As we all know, on september 11th 2001 the western world got shocked by an attack on our freedom by terrorists. The World Trade Centre in New York City was targeted by two airplanes and in the chaos 3000 people lost their life, including 343 brave fire fighters who came to the rescue. 10 years later My Father Cigars and Casa de Montecristo teamed up to commemorate their brave offer with a limited edition box, 343 made, with 9 Ecuadorean Rosado Habano and 11 Nicaraguan Habano Oscuro wrapped cigars and all the proceedings from this box went to charity. I was lucky enough to buy a box of a fellow aficionado in need of some cash a few months later. I had smoked a few but never reviewed one, and there isn’t a more appropriate day than today.

 


The box, white with a custom logo that looks like a fire fighters batch with the twin towers on the shield says “we will never forget” both on the top as on the front of the box and it is hand numbered. My box in box 233 of 343. inside there is a piece of paper with the following text: ‘In tribute of the fallen heroes o 9/11 and in the spirit of remembrance, honor and hope My Father Cigar Company and Casa de Montecristo join to comemorate the 10th anniversary of the 343 fallen firefighters of 9/11. Presenting our special limited production blend of My Father Cigars with 9 Ecuadorian Habano Rosado and 11 Nicaraguan Habano Oscar in each box. 343 boxes are produced to honor the 343 fallen firefighter heroes’.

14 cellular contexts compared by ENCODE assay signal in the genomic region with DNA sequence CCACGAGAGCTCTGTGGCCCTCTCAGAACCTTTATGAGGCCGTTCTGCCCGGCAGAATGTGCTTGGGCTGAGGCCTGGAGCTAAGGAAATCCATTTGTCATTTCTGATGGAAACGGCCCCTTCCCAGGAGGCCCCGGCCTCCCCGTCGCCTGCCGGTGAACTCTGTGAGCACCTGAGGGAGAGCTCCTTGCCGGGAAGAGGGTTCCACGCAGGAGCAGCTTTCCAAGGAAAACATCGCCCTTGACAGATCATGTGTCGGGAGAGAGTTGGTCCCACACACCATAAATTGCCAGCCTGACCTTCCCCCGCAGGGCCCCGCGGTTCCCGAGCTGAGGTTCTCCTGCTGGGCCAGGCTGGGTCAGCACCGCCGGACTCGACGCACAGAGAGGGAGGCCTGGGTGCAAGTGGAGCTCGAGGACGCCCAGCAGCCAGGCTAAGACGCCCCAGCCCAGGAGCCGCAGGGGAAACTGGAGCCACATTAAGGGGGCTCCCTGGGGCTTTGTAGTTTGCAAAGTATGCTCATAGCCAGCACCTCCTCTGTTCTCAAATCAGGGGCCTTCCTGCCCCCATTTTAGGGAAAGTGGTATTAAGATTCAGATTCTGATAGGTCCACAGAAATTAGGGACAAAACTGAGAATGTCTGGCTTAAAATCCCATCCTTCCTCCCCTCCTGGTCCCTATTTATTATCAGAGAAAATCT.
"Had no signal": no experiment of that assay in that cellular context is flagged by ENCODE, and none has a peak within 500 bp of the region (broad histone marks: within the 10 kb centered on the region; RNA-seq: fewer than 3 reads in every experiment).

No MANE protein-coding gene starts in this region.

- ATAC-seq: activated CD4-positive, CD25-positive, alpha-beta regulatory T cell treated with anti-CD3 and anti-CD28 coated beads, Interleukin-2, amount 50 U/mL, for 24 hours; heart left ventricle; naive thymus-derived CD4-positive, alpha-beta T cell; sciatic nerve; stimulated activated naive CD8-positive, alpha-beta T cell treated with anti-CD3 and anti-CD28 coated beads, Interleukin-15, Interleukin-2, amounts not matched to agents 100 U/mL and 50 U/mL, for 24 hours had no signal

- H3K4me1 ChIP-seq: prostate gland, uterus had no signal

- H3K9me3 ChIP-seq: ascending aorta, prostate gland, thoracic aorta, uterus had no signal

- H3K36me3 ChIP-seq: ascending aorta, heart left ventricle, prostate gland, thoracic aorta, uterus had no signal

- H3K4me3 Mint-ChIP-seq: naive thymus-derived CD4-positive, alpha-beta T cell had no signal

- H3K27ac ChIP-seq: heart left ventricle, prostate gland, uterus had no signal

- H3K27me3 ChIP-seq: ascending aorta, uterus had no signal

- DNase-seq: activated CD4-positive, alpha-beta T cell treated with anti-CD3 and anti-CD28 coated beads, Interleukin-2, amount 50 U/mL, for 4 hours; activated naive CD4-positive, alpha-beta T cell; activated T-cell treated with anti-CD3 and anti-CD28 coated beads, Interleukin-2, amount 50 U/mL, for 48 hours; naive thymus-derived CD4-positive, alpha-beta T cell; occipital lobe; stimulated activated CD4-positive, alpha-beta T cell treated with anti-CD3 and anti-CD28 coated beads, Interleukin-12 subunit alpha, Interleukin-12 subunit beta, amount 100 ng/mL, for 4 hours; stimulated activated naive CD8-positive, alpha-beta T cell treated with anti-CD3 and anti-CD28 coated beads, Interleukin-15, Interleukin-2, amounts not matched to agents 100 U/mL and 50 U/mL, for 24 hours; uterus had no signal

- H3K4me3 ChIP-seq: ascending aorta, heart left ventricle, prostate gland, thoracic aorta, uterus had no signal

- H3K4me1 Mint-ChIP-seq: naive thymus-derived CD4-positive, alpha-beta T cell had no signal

The cigars are naked, and with that I mean that except for cellophane, they have no rings. Now usually I give points for rings too, that is impossible now so instead I gave points for the box and the whole thought behind this limited edition and just because of that I have given it the full 50 points. The cigars can only be kept apart by the color of the wrapper, and thats only a slight color difference. The wrapper is quite dark with a little tooth, a long thin vein and some oil, it looks beautiful but a ring would have finished it. The construction is immaculate, the triple cap is flawless and the cigar has a strong barnyard aroma, even after 6 years I still smell some ammonia.